The Griffin in Greek Mythology

The Griffin was a mythological monster with the body of a lion and the wings of an eagle, while in some representations it appears to have the tail of a snake. Just as the eagle was considered the king of birds and the lion the king of animals, the Griffin as a combination of both was a symbol of power and majesty.

The Griffins is a protagonist in the myths and art of ancient Greece. However, there were indications that the Griffin also existed in other cultures such as in Persia, where it was considered a symbol against evil, magic and slander, but also in Egypt around 4,000 BC. Remaining Time-0:00 Fullscreen Mute In Minoan Crete archaeologists found images of him in the throne room in the palace of Knossos Besides the Griffin, there were other such mythological creatures with a similar form.

Dedicated to Apollo, they guarded his treasures from the one-eyed Arimaspus in the country of the Hyperboreans, Scythia, where the god rode on a chariot pulled by Griffins. At other times they are placed in Ethiopia or India—in any case, in distant worlds, where they attack gold hunters, either because they are guardians of the gold mines of the Indians, as the Bactrians say, or because they want to protect their young from all danger, a and their nest was in the golden mountains, as the Indians themselves say. And it is said that, for fear of the Gryphons, the gold hunters did not search for gold during the day but at night. And many went together, a thousand or even two thousand, armed, and on moonless nights.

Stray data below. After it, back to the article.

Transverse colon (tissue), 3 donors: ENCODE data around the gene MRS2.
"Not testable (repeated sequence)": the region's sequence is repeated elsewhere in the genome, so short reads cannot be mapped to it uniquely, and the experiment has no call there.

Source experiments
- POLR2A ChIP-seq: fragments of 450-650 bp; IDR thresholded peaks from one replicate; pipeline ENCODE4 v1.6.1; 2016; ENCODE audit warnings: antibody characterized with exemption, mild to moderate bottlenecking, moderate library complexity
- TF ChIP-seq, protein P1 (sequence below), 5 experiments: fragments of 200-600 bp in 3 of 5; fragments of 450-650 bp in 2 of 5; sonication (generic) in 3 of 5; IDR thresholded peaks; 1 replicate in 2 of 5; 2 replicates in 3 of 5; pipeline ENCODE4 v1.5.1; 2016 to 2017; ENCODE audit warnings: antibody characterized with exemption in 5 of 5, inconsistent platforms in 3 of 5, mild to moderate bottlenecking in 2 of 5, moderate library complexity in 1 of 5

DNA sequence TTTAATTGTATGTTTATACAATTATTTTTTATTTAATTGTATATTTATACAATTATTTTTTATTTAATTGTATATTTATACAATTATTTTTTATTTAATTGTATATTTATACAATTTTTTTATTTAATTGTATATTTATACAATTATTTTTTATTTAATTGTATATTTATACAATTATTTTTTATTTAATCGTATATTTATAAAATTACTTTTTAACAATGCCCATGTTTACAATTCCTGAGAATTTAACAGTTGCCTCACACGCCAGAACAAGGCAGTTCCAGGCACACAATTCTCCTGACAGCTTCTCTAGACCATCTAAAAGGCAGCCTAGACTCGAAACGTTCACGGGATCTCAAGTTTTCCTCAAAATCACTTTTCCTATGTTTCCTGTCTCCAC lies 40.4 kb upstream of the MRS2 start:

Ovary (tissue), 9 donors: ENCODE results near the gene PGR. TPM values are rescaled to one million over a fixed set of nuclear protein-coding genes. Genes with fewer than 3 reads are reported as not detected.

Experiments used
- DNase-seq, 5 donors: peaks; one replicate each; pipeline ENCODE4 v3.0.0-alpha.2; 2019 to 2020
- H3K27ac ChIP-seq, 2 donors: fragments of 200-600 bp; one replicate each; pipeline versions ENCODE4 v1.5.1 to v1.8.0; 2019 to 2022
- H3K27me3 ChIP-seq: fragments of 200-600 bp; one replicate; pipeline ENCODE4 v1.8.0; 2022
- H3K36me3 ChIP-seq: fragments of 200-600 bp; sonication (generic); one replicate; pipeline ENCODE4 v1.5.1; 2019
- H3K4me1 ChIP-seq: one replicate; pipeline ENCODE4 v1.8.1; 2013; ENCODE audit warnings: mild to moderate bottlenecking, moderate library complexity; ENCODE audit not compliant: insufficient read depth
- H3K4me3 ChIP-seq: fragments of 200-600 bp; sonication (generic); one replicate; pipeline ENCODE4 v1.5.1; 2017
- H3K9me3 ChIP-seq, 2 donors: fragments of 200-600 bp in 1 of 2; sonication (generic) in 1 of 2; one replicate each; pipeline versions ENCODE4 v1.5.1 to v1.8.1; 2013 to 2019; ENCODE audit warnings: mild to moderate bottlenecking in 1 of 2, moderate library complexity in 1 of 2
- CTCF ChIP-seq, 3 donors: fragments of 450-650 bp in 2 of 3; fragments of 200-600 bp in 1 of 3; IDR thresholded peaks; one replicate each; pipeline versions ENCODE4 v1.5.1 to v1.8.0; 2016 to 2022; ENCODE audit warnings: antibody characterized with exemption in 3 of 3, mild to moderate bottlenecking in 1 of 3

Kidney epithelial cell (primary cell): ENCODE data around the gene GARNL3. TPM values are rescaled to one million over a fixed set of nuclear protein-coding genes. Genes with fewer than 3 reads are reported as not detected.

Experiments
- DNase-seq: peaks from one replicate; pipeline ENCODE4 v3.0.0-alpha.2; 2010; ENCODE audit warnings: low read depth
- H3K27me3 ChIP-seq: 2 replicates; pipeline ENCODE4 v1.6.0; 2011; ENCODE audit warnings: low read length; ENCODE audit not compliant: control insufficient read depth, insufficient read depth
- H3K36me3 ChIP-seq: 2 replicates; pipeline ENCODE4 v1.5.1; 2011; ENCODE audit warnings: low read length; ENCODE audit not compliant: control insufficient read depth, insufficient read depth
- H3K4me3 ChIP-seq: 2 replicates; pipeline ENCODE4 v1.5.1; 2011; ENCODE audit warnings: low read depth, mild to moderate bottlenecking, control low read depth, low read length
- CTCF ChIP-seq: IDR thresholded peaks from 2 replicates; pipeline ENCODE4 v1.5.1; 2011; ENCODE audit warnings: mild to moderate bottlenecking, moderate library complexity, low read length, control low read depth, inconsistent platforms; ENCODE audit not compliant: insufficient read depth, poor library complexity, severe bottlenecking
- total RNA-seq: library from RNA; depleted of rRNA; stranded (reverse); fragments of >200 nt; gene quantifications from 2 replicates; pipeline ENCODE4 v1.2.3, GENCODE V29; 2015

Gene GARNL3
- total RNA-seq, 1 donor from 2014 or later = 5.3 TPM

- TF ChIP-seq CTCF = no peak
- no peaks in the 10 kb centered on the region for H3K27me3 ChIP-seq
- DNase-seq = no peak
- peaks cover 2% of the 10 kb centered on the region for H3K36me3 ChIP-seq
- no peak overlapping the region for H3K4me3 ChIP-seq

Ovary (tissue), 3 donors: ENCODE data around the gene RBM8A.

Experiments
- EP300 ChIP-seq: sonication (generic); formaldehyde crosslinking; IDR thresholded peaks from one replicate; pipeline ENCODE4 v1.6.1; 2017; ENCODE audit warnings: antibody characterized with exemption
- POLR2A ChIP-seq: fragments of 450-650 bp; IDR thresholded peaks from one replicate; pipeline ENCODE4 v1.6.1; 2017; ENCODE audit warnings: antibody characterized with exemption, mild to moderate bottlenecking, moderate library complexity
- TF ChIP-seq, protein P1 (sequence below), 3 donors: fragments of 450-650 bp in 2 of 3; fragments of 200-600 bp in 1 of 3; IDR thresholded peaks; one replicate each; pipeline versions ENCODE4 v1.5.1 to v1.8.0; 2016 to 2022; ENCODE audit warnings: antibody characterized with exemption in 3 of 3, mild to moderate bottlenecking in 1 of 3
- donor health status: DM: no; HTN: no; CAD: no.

In addition to Apollo, the Griffins are also associated with Dionysus, roughly as the god’s winemakers, since they make sure that his cup, the beetle, is always full of wine. Aeschylus claims that the Grypes were the dogs of Zeus and Nonnus that they were animals of Nemesis.

They were particularly fascinating because they combined the best features to create a creature with special abilities and symbolism. The Lamassu of the Assyrians was very similar to the Griffin. He had the head of a man, the body of a lion or a bull and the wings of an eagle..

In the depths of the East we meet the Garuda, a mythical creature half man, half bird which was used as a yoke by the god Vishnu of the Hindus. In the Middle Ages we see the Griffin in coats of arms. According to the mythology of the time, Grypas always had a life partner, an argument that the church also used to prevent second marriage although there is insufficient evidence to confirm this.

Although the Griffin seems to be a figment of people’s imagination, there may be some nuggets of truth after all. Its origin may be traced back to the time when prehistoric man discovered dinosaur fossils. There is a theory that this creature was brought as an idea by traders traveling the Silk Road and crossing the Gobi Desert of Mongolia.

In this desert have been found the fossilized bones of a type of dinosaur called protoceratops. Apparently the travelers of the time believed that such creatures once lived there, since they saw in the desert the bones of the body and also of the skull of the dinosaur that seemed to have a bird’s beak. They then took these strange images back to their homelands.

But there are also some indications that stories about Griffin existed even before the Silk Road. And that’s why the reverse might be true. That is, perhaps these stories that the travelers already knew from their homeland made them interpret the bones they saw as the mythical creatures of the stories. Whatever the origin of the Griffin, it is certain that it is an integral part of human culture that still remains popular since we see it even today as an emblem, mascot and also a protagonist in modern fiction.